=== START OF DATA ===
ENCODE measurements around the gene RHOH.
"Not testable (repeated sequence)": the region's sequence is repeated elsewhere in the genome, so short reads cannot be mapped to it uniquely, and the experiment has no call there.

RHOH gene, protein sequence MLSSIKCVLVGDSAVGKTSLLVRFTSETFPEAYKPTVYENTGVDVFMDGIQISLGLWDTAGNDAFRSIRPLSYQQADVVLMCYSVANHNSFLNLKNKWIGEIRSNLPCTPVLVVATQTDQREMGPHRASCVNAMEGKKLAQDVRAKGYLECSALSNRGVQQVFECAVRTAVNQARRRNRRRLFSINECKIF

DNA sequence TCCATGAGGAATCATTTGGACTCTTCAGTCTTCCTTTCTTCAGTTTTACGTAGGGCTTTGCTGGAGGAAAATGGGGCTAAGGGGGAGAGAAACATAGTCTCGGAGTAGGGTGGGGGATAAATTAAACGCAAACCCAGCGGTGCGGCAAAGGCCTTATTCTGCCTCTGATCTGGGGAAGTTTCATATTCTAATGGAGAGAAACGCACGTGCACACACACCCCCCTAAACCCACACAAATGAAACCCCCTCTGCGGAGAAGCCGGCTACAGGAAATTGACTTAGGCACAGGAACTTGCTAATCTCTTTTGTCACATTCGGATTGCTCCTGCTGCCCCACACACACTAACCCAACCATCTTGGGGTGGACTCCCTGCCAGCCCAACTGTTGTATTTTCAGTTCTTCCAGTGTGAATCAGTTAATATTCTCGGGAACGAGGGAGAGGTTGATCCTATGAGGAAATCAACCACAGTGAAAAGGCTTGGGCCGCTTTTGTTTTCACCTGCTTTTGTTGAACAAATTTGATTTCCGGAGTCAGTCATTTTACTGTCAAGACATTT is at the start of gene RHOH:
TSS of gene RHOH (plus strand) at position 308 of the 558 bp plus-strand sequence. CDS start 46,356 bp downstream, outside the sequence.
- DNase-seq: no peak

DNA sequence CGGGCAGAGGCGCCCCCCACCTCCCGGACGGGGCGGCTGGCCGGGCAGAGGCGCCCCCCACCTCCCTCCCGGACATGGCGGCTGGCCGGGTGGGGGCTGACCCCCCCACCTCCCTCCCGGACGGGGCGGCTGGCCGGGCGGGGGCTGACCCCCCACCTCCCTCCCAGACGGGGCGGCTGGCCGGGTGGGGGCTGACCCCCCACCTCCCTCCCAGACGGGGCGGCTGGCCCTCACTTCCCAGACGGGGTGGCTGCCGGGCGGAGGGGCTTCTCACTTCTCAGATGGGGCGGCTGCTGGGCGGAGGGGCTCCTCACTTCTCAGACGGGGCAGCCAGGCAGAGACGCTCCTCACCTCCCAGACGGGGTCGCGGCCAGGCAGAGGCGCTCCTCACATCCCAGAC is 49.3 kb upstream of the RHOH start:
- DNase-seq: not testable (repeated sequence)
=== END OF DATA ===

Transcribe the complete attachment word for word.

ENCODE measurements around the gene RHOH.
"Not testable (repeated sequence)": the region's sequence is repeated elsewhere in the genome, so short reads cannot be mapped to it uniquely, and the experiment has no call there.

RHOH gene, protein sequence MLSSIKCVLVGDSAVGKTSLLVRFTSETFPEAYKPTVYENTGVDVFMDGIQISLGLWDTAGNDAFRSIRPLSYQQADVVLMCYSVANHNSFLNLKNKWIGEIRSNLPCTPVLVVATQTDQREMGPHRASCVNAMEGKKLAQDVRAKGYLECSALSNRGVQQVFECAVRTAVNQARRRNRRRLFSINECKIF

DNA sequence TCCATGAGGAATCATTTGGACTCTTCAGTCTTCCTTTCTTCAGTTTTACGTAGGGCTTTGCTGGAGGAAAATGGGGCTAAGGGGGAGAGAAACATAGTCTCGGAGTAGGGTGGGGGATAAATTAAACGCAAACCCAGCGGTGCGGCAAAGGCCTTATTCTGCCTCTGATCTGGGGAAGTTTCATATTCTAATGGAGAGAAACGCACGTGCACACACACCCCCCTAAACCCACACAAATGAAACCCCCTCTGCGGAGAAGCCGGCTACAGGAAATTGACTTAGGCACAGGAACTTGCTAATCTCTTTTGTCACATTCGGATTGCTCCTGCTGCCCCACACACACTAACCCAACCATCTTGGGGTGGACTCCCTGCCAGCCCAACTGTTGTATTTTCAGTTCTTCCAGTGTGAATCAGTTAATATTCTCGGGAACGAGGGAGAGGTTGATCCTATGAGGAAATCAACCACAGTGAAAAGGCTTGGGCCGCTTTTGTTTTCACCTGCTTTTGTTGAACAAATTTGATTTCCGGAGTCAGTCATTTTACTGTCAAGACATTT is at the start of gene RHOH:
TSS of gene RHOH (plus strand) at position 308 of the 558 bp plus-strand sequence. CDS start 46,356 bp downstream, outside the sequence.
- DNase-seq: no peak

DNA sequence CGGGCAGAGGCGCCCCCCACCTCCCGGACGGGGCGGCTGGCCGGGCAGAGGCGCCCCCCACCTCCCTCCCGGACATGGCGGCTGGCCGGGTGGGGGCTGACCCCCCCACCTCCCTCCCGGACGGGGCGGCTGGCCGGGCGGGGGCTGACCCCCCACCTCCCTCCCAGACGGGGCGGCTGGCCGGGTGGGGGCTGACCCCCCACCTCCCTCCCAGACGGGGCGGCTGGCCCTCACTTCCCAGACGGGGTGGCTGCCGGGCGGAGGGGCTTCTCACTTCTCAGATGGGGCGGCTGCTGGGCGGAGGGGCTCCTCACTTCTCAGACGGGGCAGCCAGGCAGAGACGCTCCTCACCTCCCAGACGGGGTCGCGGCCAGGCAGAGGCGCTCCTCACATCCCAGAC is 49.3 kb upstream of the RHOH start:
- DNase-seq: not testable (repeated sequence)